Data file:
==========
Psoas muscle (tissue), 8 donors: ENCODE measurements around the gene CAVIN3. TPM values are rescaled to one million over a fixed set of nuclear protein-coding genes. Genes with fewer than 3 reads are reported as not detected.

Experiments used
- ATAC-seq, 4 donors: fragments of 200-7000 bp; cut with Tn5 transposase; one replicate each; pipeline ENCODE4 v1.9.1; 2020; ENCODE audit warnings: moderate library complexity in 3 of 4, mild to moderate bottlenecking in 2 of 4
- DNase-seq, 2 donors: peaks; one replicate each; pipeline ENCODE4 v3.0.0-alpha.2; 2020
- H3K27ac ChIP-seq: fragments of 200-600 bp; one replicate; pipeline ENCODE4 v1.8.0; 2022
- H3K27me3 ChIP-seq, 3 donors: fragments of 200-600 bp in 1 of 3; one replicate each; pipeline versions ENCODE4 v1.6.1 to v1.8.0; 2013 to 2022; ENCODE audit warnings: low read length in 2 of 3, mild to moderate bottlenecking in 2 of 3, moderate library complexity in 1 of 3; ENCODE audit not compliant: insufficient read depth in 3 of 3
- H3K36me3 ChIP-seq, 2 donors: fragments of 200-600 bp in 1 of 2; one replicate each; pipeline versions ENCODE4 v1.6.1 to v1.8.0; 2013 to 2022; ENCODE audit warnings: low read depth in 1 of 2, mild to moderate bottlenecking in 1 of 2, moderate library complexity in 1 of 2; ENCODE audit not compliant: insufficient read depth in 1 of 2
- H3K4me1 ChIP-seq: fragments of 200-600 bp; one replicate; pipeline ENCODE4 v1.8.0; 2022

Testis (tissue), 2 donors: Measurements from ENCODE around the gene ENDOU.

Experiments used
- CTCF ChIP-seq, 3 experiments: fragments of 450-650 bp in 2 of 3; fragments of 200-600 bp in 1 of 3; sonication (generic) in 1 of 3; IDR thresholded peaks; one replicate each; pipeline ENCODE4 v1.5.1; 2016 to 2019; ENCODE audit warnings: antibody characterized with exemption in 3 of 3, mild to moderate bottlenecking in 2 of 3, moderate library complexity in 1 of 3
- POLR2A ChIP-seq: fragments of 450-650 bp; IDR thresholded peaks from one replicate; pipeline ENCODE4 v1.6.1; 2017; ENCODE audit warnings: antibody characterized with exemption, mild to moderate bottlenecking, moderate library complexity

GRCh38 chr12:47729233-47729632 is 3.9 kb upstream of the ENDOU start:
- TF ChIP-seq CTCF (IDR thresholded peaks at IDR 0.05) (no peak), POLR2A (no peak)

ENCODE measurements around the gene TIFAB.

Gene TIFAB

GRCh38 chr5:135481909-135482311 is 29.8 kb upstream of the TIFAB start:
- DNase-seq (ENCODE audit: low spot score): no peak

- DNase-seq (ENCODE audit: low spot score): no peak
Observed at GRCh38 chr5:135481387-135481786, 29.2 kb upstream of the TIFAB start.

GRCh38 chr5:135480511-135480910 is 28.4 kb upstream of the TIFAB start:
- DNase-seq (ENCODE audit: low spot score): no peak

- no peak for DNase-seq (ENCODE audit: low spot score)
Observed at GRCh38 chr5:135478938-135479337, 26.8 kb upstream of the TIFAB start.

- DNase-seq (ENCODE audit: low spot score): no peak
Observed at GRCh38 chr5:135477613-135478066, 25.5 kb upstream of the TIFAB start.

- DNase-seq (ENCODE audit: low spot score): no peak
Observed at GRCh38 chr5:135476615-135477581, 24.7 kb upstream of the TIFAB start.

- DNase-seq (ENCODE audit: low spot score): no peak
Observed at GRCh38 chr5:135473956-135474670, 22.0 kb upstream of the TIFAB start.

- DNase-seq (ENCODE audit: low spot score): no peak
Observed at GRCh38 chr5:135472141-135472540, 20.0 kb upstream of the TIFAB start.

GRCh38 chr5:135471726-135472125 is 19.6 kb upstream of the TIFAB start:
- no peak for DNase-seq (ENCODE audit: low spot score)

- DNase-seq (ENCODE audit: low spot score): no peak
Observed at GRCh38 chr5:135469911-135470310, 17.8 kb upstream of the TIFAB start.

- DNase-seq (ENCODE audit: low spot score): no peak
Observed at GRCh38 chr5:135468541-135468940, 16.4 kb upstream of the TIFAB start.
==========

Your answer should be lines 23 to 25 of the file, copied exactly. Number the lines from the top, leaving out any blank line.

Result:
- no peak for DNase-seq (ENCODE audit: low spot score)
Observed at GRCh38 chr5:135478938-135479337, 26.8 kb upstream of the TIFAB start.

- DNase-seq (ENCODE audit: low spot score): no peak